Informal seminar: Long-range predictability of the length of day and links to climate prediction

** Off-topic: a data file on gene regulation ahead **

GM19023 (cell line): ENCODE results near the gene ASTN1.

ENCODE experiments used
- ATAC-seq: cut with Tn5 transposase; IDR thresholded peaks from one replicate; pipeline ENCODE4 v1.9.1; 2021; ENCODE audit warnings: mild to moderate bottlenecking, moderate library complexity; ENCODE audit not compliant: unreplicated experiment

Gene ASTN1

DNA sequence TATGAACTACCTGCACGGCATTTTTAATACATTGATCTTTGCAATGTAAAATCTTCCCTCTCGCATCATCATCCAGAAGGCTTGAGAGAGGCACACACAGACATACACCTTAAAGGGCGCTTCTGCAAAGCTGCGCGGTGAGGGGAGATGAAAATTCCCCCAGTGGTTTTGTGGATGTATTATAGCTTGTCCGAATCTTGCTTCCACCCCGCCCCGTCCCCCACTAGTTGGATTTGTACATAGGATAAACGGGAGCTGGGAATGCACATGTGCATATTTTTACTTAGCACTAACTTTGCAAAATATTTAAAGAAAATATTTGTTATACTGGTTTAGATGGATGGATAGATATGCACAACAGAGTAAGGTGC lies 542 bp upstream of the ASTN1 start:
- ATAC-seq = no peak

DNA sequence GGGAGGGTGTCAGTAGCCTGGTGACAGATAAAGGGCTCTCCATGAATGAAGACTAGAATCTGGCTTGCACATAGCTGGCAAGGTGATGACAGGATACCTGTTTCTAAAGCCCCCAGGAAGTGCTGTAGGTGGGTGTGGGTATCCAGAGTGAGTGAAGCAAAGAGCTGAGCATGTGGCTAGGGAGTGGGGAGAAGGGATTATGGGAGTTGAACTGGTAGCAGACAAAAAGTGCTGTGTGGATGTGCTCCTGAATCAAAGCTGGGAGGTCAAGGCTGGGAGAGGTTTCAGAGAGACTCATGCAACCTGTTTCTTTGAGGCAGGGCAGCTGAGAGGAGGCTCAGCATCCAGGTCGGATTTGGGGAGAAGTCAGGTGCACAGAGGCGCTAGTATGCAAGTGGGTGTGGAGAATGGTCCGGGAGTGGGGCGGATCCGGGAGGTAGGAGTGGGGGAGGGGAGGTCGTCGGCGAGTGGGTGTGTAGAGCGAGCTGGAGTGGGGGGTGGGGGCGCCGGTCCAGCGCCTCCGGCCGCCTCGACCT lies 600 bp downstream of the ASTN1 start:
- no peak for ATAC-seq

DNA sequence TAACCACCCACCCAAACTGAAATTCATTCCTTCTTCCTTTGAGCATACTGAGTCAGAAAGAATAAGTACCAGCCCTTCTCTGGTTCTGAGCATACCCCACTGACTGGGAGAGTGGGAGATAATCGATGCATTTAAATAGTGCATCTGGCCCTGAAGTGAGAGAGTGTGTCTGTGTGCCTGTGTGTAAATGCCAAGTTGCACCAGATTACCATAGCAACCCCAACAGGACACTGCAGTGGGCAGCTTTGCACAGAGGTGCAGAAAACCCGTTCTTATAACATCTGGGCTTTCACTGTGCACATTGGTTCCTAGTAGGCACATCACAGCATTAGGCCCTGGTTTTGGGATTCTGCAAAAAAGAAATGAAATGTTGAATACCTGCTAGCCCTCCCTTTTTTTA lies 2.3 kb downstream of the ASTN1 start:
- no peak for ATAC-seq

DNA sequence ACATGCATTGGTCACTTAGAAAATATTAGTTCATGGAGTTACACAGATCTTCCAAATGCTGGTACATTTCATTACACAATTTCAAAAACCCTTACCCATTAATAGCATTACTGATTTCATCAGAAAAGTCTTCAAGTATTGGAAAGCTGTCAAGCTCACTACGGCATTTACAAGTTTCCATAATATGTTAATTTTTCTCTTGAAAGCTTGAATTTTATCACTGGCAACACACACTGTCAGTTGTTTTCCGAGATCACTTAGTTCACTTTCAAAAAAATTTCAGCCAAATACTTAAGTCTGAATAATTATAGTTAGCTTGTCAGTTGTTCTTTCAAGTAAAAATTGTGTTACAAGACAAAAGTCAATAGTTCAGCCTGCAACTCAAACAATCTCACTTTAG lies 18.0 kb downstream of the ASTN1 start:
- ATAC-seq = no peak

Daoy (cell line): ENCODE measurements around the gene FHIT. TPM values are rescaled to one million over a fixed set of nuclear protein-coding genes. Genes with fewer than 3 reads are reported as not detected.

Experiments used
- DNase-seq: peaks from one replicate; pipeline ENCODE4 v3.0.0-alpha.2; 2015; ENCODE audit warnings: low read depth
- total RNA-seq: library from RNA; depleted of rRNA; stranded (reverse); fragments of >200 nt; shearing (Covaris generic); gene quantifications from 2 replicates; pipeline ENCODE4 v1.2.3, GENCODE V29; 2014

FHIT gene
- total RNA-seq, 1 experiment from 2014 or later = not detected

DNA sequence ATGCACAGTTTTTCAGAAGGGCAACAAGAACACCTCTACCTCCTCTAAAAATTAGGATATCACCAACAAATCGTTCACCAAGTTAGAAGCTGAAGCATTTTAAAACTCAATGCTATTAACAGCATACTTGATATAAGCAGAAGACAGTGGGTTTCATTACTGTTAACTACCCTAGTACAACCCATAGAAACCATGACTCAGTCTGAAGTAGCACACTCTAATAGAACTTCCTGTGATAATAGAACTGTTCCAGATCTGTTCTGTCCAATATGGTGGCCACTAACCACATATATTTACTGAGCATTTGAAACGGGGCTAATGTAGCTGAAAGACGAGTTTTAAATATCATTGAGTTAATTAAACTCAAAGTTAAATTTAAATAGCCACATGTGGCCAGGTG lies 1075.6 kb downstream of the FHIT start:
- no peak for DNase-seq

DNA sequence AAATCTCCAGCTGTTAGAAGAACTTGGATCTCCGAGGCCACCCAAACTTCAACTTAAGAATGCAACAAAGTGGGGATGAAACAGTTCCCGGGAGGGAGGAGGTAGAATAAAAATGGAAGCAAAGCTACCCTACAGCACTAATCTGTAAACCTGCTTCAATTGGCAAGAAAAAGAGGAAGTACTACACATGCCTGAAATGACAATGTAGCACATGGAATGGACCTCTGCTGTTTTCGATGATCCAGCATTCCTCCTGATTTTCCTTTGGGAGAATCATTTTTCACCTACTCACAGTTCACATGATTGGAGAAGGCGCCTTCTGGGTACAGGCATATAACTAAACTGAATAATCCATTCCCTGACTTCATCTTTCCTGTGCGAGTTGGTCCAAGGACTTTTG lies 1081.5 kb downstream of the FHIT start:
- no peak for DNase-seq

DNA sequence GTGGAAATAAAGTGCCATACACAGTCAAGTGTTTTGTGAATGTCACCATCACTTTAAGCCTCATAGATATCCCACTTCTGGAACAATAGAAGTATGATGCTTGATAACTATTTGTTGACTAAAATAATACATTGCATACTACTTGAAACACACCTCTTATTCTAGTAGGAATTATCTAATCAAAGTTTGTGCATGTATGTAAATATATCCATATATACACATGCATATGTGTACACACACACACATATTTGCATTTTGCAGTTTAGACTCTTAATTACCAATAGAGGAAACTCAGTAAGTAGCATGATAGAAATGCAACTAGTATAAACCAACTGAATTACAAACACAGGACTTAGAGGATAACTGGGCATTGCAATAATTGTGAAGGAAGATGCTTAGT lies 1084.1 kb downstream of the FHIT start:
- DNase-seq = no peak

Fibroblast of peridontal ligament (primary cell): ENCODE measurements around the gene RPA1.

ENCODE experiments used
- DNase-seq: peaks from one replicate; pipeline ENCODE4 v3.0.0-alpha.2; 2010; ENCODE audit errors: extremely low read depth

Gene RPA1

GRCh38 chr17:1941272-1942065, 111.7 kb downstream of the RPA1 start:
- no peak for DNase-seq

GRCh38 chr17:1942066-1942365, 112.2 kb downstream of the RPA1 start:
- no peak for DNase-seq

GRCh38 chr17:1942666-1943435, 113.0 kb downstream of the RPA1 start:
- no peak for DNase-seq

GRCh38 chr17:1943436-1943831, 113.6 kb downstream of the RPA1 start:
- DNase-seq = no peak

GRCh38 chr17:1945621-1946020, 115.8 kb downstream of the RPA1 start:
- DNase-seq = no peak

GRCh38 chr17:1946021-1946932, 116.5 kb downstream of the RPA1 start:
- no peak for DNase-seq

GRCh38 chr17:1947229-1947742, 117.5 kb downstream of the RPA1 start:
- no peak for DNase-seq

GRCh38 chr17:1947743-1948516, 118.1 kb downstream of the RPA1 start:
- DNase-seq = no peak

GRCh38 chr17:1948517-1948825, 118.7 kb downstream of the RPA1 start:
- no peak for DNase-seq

Angular momentum is fundamental to the structure and variability of the atmosphere and hence regional weather and climate. Total atmospheric angular momentum (AAM) is also directly related to the rotation rate of the Earth and hence the length of day. However, the long-range predictability of fluctuations in the length of day, atmospheric angular momentum and the implications for long range prediction are unknown. Here we show that fluctuations in AAM and the length of day are predictable out to more than a year ahead and that this provides an atmospheric source of long-range predictability of surface climate. Using ensemble forecasts from a dynamical climate model, we demonstrate long-range predictability of signals in the atmospheric angular momentum field that propagate slowly and coherently polewards due to wave-mean flow interaction within the atmosphere. These predictable signals are also shown to precede changes in extratropical climate via the North Atlantic Oscillation and the extratropical jet stream. These results provide a novel source of long-range predictability of climate from within the atmosphere, greatly extend the lead time for length of day predictions and link geodesy with climate prediction.